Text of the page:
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U Learn 2.0, Episode 3: Climate Change – Sanuk® Notwork

With Coastal Preservation Manager, Stefanie Sekich-Quinn

Our ocean and coasts are at the center of climate change, so to learn more about it, how Surfrider is working to address it, and what we can do as individuals to help, we asked Surfrider’s Coastal Preservation Manager, Stefanie Sekich-Quinn to break it down for us. Here’s the top 10 ways Stephanie say we can do our part: 

  1. Drive less and opt for biking or using mass transit wherever possible.
  2. Plant an Ocean Friendly Garden to help trap greenhouse gases in the soil right in your own yard. Learn how here!
  3. Buy less plastic. Plastic is made from petroleum products (i.e. fossil fuels) and take a tremendous amount of energy to create and dispose of. It is estimated that 29% of U.S. greenhouse gas emissions result from the manufacturing and final disposal of plastic goods. Learn more about plastic pollution here.
  4. Upgrade your light bulbs. Replace incandescent light bulbs with more efficient fluorescent or LED lights. 
  5. Monitor your thermostat. Not too high and not too low! Weatherproof your home to reduce drafts and air leaks by caulking, using insulation and weather stripping to save energy. 
  6. Eat locally-produced food and cut down on meat. 13% of U.S. greenhouse gas emissions are directly related to food production, transportation and disposal. 
  7. Cut down on water usage. Water use is energy intensive.
  8. Find ways to reuse and upcycle any used materials you can.
  9. Consider low-carbon options when purchasing a new vehicle and opt for solar powering your home if possible.
  10. Help influence policy change. Get involved in your local community by finding your local Surfrider chapter here!

So Stefanie, now that we know how we can do our part to fight climate change, let’s dig a little deeper. What is climate change and how is it impacting our ocean and coastlines?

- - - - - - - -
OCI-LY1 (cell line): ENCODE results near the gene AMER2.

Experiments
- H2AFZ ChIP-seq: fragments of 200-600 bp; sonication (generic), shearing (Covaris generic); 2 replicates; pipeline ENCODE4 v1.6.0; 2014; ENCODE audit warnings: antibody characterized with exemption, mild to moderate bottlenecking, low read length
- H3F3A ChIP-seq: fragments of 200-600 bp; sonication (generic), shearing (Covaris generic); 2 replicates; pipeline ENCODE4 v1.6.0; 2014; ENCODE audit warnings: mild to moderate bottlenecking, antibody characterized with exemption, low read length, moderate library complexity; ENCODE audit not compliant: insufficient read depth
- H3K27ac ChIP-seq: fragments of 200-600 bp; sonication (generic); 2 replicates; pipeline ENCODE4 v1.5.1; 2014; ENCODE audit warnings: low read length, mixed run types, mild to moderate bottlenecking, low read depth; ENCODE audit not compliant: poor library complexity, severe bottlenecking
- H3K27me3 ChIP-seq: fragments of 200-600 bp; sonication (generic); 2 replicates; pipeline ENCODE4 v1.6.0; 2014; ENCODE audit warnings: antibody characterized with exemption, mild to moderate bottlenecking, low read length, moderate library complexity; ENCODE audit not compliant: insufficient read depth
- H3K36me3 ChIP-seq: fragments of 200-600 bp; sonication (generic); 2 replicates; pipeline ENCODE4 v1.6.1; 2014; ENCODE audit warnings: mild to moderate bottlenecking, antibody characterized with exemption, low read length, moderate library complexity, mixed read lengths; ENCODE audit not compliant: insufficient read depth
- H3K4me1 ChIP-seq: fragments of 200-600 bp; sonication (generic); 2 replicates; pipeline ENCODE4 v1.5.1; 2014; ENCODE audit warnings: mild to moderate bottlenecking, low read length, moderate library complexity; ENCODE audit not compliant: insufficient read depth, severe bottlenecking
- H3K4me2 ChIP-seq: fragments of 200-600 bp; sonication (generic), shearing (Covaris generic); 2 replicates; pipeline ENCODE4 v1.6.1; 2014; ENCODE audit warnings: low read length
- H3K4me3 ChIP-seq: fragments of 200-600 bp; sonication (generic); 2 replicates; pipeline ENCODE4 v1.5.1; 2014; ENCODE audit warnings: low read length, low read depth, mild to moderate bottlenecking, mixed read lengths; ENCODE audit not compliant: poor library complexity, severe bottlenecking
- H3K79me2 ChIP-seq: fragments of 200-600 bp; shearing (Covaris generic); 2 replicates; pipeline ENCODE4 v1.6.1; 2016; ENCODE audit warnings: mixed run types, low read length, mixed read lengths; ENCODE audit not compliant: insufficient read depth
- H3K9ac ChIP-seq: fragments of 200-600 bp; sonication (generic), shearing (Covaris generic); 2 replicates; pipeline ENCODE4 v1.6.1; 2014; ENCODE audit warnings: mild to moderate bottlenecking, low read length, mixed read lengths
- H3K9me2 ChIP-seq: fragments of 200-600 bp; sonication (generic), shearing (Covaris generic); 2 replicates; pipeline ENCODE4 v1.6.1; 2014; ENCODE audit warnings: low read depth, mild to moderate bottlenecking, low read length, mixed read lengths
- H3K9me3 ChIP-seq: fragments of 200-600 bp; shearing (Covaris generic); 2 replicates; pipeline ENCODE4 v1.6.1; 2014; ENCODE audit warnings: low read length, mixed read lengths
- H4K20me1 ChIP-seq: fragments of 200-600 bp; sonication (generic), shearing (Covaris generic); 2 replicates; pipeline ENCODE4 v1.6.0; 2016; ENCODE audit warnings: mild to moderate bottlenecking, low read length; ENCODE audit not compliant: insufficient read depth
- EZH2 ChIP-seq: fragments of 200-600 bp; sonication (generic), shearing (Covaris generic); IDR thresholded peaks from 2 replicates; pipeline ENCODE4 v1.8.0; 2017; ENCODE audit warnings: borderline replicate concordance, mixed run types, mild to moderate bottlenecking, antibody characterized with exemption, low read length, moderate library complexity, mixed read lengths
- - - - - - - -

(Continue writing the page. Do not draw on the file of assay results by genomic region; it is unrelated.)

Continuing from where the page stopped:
Pollutants known as “greenhouse gases” (GHGs) are absorbed by the earth’s atmosphere and act like a “heating blanket” which causes global warming that subsequently leads to massive changes in the climate (i.e. climate change).  Our ocean and coasts are at the center of climate change with the ocean absorbing 90% of the heat trapped in the atmosphere and 30% of carbon released in the air.  Climate change affects everything from sandcastle building to surfing.  Sea level rise and increased storm activity, caused by climate change, will damage community infrastructure (homes, roads, municipal buildings, etc.) and will impact recreation. Swimming, surfing, diving, beach-going are already being impacted by climate change due to shrinking beaches, an increase in pollution from intense storms, coral bleaching and ocean acidification which kills marine life and reefs. 

Why is this important to address now? Will the negative impacts be seen in our lifetime? 

Climate change is important to address now because we are already seeing its impacts, such as extreme weather events, wide-spread fires, ocean acidification, record breaking temperatures for the earth and ocean, incremental sea rise, loss of coastal and marine habitat and shrinking beaches. The continued effects of climate change are only predicted to get much worse in the future so we must act now to help future generations. 

What is Surfrider doing to help tackle the issue, and how can individuals help support?

Surfrider’s work on climate change extends from local communities to the halls of Congress to: 

  1. Raise awareness about climate change impacts to the ocean and coasts and how people can be part of the solution.
  2. Mobilize our grassroots network to advocate for laws and policies that reduce greenhouse gases and help coastal communities adapt to climate change. 

To help, you can:

  1. Send a message to Congress urging them to take bold action on climate change!
  2. And check out our website for other action alerts related to climate change

For more information on climate change and to join Surfrider and Sanuk in taking action, check out:

  • Surfrider’s Coastal Blog here— to read more on climate change, click on the “Coastal Preservation” filter
  • Surfrider’s Climate Change Activist Toolkit here